What is more American than the bald-eagle? How about the iconic red wolf? This sleek, elegant canid is native to North America, with a historical range that once ran throughout the
southeastern U.S., from Pennsylvania to Florida and as far west as Texas. And then they were almost gone.
Dad (M1482) with some pups
Many people have never heard of the red wolf and don't realize how critically endangered it is. Aggressive predator control, habitat loss and hybridizing with coyotes reduced the population to 14 wolves by the late 1970s. Only the Endangered Species Act prevented their complete extermination, and in 1980, red wolves were declared extinct in the wild. Today, as a result of a federally managed Red Wolf Species Survival Plan (SSP) program, there are about 200 red wolves living in captivity and fewer than 35 living in the wild.
Family water buckets
Many mouths to feed
Two red wolves at Wolf Haven, F1945 (Nash) and M1482 (Tala), had their first litter of pups last year and a second litter of eight this year. That means that we are providing a home to a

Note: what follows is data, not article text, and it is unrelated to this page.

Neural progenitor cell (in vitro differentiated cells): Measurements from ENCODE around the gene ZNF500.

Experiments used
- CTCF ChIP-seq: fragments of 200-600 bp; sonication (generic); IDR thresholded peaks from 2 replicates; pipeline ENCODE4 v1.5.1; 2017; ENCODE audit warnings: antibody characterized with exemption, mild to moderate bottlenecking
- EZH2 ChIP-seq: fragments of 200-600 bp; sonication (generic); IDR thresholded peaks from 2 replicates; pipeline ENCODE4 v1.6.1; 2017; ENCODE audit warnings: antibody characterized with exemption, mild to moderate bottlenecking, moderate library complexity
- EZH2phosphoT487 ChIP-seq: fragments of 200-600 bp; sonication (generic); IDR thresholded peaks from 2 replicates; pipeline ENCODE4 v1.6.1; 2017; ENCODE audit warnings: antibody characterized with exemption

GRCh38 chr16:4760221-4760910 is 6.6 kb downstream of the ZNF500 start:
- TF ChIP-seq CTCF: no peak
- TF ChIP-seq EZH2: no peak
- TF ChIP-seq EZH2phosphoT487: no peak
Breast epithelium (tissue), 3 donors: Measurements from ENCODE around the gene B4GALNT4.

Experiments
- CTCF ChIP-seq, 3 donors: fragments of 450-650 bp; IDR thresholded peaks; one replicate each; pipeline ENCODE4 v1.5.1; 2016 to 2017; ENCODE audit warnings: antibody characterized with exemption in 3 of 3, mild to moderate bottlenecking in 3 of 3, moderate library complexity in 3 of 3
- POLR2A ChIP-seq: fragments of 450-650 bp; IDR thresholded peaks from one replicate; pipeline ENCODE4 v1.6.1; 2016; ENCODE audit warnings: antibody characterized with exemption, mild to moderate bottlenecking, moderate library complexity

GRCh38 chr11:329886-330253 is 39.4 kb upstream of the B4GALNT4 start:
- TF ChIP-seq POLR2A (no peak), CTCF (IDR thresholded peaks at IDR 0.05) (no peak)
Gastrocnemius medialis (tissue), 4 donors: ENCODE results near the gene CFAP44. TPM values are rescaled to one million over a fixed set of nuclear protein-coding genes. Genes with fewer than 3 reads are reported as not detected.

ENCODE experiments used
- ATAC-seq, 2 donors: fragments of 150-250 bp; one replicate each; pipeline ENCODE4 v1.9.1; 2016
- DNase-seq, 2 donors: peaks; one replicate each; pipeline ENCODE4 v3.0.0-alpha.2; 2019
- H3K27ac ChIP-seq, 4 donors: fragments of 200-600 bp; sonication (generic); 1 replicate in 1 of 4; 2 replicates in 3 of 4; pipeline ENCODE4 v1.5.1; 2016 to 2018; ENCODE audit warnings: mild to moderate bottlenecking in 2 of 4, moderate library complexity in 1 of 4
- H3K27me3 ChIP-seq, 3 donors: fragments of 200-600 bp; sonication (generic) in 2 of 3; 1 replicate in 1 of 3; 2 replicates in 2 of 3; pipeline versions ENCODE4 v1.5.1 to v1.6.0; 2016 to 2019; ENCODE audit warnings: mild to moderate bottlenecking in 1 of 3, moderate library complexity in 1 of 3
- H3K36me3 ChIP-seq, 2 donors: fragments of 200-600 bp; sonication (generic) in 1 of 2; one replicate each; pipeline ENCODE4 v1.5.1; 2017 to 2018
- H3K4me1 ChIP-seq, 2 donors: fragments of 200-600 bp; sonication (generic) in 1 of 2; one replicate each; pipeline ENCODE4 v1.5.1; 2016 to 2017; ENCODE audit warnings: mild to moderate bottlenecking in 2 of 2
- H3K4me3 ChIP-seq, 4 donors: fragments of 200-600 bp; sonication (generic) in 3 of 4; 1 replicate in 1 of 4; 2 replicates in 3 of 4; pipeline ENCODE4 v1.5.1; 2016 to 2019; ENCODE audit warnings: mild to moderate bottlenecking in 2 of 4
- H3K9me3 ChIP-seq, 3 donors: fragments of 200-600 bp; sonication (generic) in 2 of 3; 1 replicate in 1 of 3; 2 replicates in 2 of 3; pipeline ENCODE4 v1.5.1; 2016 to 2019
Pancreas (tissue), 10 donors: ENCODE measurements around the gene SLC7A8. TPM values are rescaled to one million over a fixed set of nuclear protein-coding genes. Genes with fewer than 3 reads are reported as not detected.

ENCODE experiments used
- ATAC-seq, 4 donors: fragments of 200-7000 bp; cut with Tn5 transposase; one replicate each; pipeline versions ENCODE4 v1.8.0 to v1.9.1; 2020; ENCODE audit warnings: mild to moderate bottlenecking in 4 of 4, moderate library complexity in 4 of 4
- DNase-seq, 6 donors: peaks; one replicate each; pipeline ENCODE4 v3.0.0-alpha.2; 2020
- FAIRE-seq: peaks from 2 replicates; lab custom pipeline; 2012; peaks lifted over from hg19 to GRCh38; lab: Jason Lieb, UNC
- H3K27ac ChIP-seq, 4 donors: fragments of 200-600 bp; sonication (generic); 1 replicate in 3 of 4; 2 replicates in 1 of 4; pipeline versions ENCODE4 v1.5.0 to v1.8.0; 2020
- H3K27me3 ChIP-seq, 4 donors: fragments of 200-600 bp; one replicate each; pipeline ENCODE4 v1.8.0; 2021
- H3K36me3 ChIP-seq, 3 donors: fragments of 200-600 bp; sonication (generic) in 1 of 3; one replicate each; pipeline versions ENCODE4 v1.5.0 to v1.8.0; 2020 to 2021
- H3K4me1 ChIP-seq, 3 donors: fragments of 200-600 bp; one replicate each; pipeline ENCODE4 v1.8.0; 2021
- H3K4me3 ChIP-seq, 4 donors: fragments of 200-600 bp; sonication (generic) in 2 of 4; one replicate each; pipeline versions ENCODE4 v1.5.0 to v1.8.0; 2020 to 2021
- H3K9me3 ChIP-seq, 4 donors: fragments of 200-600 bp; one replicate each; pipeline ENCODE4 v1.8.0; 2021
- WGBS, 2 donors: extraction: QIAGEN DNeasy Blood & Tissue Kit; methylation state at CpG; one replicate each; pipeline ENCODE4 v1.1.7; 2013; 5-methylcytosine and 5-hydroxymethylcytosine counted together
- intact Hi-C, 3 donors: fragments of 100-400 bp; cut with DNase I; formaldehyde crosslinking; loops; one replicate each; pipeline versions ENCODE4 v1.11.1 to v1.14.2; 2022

family group of 14 red wolves (in addition to the other 54 wolves living at Wolf Haven)!
We are proud to be a part of this captive breeding program - however, we do so at our own cost. Visitors are stunned to learn that Wolf Haven
doesn't receive any federal funding to support our participation in this program.
While Wolf Haven is excited about the back-to-back litters of these red wolf parents, it adds up to a LOT of mouths to feed. The extra costs of the red wolf SSP are in addition to regular sanctuary expenses for our other rescued residents. But we think that they are worth it - and we know you do too.
Can you please help us with the specialized care that
we provide these critically endangered animals?
Do you also believe that red wolves belong in this country?
Thank you in advance for your contribution toward the care of these iconic North American wolves and all the other wolves we care for in our sanctuary!